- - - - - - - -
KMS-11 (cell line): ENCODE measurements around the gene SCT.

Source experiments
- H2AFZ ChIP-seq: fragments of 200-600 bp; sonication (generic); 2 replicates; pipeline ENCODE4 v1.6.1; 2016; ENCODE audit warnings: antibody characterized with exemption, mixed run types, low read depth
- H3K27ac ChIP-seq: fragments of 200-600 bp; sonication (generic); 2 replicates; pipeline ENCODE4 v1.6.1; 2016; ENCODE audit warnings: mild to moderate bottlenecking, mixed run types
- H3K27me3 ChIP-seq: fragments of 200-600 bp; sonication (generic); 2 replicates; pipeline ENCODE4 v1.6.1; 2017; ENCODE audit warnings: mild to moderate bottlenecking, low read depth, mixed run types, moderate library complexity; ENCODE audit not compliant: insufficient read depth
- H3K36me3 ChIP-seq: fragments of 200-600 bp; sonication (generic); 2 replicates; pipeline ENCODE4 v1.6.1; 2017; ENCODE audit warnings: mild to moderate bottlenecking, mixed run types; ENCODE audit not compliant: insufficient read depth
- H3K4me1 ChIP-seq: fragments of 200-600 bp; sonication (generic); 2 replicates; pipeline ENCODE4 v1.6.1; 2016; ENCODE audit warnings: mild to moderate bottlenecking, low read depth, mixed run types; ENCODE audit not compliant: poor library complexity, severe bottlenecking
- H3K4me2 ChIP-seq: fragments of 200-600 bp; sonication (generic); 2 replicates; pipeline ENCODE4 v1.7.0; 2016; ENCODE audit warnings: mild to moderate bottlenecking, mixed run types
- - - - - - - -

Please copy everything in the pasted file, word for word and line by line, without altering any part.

KMS-11 (cell line): ENCODE measurements around the gene SCT.

Source experiments
- H2AFZ ChIP-seq: fragments of 200-600 bp; sonication (generic); 2 replicates; pipeline ENCODE4 v1.6.1; 2016; ENCODE audit warnings: antibody characterized with exemption, mixed run types, low read depth
- H3K27ac ChIP-seq: fragments of 200-600 bp; sonication (generic); 2 replicates; pipeline ENCODE4 v1.6.1; 2016; ENCODE audit warnings: mild to moderate bottlenecking, mixed run types
- H3K27me3 ChIP-seq: fragments of 200-600 bp; sonication (generic); 2 replicates; pipeline ENCODE4 v1.6.1; 2017; ENCODE audit warnings: mild to moderate bottlenecking, low read depth, mixed run types, moderate library complexity; ENCODE audit not compliant: insufficient read depth
- H3K36me3 ChIP-seq: fragments of 200-600 bp; sonication (generic); 2 replicates; pipeline ENCODE4 v1.6.1; 2017; ENCODE audit warnings: mild to moderate bottlenecking, mixed run types; ENCODE audit not compliant: insufficient read depth
- H3K4me1 ChIP-seq: fragments of 200-600 bp; sonication (generic); 2 replicates; pipeline ENCODE4 v1.6.1; 2016; ENCODE audit warnings: mild to moderate bottlenecking, low read depth, mixed run types; ENCODE audit not compliant: poor library complexity, severe bottlenecking
- H3K4me2 ChIP-seq: fragments of 200-600 bp; sonication (generic); 2 replicates; pipeline ENCODE4 v1.7.0; 2016; ENCODE audit warnings: mild to moderate bottlenecking, mixed run types